Record Labels, Film Studios, Tech Companies And The Public Now All Agreed That Article 13 Is A Disaster

from the why-is-it-still-moving-forward? dept

Earlier this week, we noted that the film, TV and sports industry associations had come out against Article 13 in the EU Copyright Directive. It was for all the wrong reasons of course — mainly, that (1) negotiators were exploring very minor safe harbors that would give internet platforms conditions they could follow to avoid liability and (2) they were hoping that a few court cases would break their way and they’d get an even better result in the courts — but it was still notable. After all, much of Article 13 was pushed for by those same industry reps.

Still, some suggested that while the movie and TV folks wanted out, the record labels didn’t, as they had been even more instrumental in crafting Article 13, with their entirely mythical concept of the “value gap” (a thing that does not actually exist) which they incorrectly believed Article 13 would solve. However, on Thursday, even the record labels bailed out on support for Article 13, though it appears for the same awful reasons as the film studios. They don’t go quite as far as the film and TV folks (who ask for Article 13 to be put on hold indefinitely), but rather call for major changes:

With the final trilogue only days away, European creatives and rightsholders urgently inform EU policymakers that the 13 January draft text of the proposed Copyright Directive does not meet the original objective of Article 13 and urgently requires significant changes.

They don’t really explain why they’re so upset, but it’s not difficult to see that it’s the same reason as the film, TV and sports organizations. Again, Article 13 is a kind of bait and switch. All of the stuff people are complaining about — the mandatory filters, notice-and-staydown, the insane fines — all go away if the internet platforms agree to basically cough up all their money to the legacy copyright gatekeepers. The “secret” truth behind Article 13 is that even the folks crafting it know that all of the demands are absolutely ridiculous. It’s just that they’ve included a “way out.” And that “way out” is to agree to insane licensing rates from the legacy copyright players. Despite the nonsense you’ll hear, this won’t create “fair market” rates or “fair” anything. You don’t negotiate a fair market rate when you’re basically told that if you don’t agree to whatever rates the copyright gatekeepers set, you’ll get fined billions of dollars.

So any path to avoiding having to agree to a license at the end of a shotgun is seen as a non-starter for the entertainment industry. Though, their latest bit of petulance about not getting everything they want kind of gives away the gameplan. This was never about stopping infringement. It was always about a government-mandated wealth-transfer from the companies who actually innovated to the companies that failed to innovate.

Either way, if they no longer like the deal, the tech companies have never liked the deal and (most importantly) the public hates the deal… then why is the EU still pushing forward with it? Who actually still supports it, beyond the politicians in the EU? It’s one thing to say that a true political compromise makes no one happy, but this is a case where everyone is fundamentally against the end result entirely.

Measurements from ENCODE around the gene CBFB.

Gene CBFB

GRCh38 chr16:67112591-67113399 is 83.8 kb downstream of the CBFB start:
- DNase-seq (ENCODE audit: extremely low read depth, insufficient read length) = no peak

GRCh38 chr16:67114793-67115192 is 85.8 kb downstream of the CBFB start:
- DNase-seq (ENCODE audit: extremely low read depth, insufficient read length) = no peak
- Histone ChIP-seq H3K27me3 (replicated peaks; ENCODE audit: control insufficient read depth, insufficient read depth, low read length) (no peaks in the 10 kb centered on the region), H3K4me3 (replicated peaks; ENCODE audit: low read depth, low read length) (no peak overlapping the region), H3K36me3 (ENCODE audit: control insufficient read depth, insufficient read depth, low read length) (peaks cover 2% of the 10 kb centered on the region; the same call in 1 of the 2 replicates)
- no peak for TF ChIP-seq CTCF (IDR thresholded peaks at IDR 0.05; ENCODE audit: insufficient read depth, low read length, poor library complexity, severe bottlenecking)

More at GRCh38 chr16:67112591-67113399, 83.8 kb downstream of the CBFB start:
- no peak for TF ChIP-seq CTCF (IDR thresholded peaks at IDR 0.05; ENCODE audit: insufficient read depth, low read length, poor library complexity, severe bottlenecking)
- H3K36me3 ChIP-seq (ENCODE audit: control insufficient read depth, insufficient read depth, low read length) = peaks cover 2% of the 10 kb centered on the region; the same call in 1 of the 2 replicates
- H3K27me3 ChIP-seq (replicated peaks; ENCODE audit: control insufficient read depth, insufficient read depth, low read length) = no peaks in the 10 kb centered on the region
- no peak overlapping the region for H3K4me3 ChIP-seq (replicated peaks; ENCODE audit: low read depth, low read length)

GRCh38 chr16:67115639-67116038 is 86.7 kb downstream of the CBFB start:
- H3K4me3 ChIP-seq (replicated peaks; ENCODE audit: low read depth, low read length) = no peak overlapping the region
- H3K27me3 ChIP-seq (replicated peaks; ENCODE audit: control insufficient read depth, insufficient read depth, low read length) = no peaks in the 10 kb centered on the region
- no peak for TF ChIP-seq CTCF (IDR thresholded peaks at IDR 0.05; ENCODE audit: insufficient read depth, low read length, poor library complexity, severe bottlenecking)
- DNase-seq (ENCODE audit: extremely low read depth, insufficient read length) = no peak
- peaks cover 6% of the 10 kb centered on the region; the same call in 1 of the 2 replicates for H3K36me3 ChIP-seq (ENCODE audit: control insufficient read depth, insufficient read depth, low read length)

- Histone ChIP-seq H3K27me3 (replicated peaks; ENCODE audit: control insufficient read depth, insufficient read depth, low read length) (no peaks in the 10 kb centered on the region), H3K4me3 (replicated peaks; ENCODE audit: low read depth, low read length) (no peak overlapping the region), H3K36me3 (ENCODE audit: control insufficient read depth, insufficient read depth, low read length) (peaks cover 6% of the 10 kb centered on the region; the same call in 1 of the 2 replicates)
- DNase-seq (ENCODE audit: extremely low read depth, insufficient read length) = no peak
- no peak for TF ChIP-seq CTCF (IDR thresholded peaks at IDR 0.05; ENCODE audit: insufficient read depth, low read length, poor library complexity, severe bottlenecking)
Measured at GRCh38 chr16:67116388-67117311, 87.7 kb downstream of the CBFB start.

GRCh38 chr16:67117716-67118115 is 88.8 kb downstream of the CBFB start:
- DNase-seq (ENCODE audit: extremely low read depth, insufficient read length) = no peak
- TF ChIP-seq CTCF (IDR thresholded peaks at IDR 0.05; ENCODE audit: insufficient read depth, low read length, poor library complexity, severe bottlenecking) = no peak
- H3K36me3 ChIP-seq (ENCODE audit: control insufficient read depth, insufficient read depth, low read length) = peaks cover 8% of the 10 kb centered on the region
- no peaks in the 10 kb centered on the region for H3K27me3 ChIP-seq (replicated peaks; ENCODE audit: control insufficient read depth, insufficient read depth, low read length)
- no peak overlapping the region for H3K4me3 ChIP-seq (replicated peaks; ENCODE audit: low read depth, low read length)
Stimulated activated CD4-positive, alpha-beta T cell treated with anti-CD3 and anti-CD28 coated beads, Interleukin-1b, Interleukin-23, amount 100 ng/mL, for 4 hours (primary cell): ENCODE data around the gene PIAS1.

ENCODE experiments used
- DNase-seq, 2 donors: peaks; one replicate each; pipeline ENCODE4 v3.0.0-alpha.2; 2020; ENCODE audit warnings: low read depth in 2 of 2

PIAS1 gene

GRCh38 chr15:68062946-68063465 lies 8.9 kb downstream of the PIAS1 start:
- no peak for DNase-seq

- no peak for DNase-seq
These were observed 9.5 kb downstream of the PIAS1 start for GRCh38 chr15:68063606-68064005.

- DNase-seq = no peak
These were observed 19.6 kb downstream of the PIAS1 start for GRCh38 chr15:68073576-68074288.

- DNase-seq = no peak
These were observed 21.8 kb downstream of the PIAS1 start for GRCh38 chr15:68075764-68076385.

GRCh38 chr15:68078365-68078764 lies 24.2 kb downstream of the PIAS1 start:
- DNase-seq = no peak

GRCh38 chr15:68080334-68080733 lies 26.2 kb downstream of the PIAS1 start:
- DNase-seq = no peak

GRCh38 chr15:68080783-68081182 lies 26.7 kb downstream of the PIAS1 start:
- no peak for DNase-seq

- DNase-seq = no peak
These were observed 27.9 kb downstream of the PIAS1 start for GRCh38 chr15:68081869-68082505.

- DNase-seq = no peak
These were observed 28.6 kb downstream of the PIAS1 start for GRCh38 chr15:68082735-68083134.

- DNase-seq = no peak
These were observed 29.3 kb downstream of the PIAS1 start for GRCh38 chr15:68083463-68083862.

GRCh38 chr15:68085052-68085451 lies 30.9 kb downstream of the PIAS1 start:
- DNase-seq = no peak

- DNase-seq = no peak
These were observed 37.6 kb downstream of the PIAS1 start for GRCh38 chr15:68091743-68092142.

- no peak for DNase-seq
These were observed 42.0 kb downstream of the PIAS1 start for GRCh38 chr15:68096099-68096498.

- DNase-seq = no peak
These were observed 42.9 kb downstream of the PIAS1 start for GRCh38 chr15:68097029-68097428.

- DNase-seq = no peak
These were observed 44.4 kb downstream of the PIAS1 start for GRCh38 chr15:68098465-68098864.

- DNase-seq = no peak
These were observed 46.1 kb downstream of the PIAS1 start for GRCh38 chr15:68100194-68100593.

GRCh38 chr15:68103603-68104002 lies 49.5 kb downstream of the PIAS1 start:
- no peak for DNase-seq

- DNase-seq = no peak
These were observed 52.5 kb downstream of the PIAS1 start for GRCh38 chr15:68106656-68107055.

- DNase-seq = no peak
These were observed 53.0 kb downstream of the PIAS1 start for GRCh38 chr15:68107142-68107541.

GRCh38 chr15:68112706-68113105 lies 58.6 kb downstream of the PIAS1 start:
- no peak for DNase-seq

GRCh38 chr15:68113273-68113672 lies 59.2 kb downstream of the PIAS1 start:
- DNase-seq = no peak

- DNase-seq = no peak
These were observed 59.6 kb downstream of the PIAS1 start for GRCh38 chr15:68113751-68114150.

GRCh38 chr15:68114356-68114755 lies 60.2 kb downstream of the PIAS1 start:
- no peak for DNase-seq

So, please, European bureaucrats: let’s just leave Article 13 in the trash pile where it belongs.

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Comments on “Record Labels, Film Studios, Tech Companies And The Public Now All Agreed That Article 13 Is A Disaster”

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Mason Wheeler (profile) says:

So, please, European bureaucrats: let’s just leave Article 13 in the trash pile where it belongs.

That would be a good start. But what we really need to do is not just reject bad legislation that would make the current copyright abuse regime worse, but push back and start repealing and reversing the foundations of the copyright abuse regime itself.

Anonymous Coward says:

Re: Re:

Yes, that’s right, ALL copyright infringers must be jailed.

So basically, 99% of everyone – because at some point, probably everyone has committed copyright infringement, even without realizing it.

I’m sure the prisons can handle roughly everyone in the world. I have a better idea though: Let’s just declare Earth a prison for copyright infringers, and all the righteous people who have never in their lives infringed copyright get to live on the moon.

Anonymous Coward says:

Re: Re: Re:

Copyright law allows for five years in federal prison for infringement. Infringers are costing internet companies a fortune so the damage they inflict is quite clear.

If you object to the criminal provisions of copyright law, take it up with Congress. Reality does not agree with you at this juncture.

Wendy Cockcroft (profile) says:

Re: Re: Re:2 Re:

That’s rich given the amount of infringement committed by “Jhon” — and the rest of us by merely viewing this page (the computer downloads it temporarily so we can read it, thereby creating a copy). Also, quoting from other people’s posts without asking first? Copyright is assigned automatically, remember.

Unless we’re discussing a secret interpretation of copyright.

Anonymous Coward says:

Re: Re: Re: Re:

Theft as a conclusory allegation is not the same as theft as stealing.

This would have made sense if not for the fact that "piracy is theft" has been the rallying cry of your propaganda for several decades. Never mind the fact that you openly admit to not policing "piracy" the same was as "theft" because you can’t wean yourself off the idea of enriching yourself through "statutory damages".

PaulT (profile) says:

Re: Re:

“The next step is jailing pirates en masse, justified by the incredible amount of damage they cause internet companies.”

I’m fine with that, as long as there’s a burden of real proof and proper due process applied, along with proof of actual damages caused by their activities.

Surely you’re also fine with that, rather than simply depending on hearsay and invented figures to destroy peoples’lives?

Rekrul says:

Here’s a law that would make all of the copyright industry happy;

In order to create an account on any site or service that allows user-generated content, all users must present two forms of photo ID and have their account verified in person by an employee of the company. Then if they post anything that the copyright industry deems to be infringing, they will be subject to summary execution.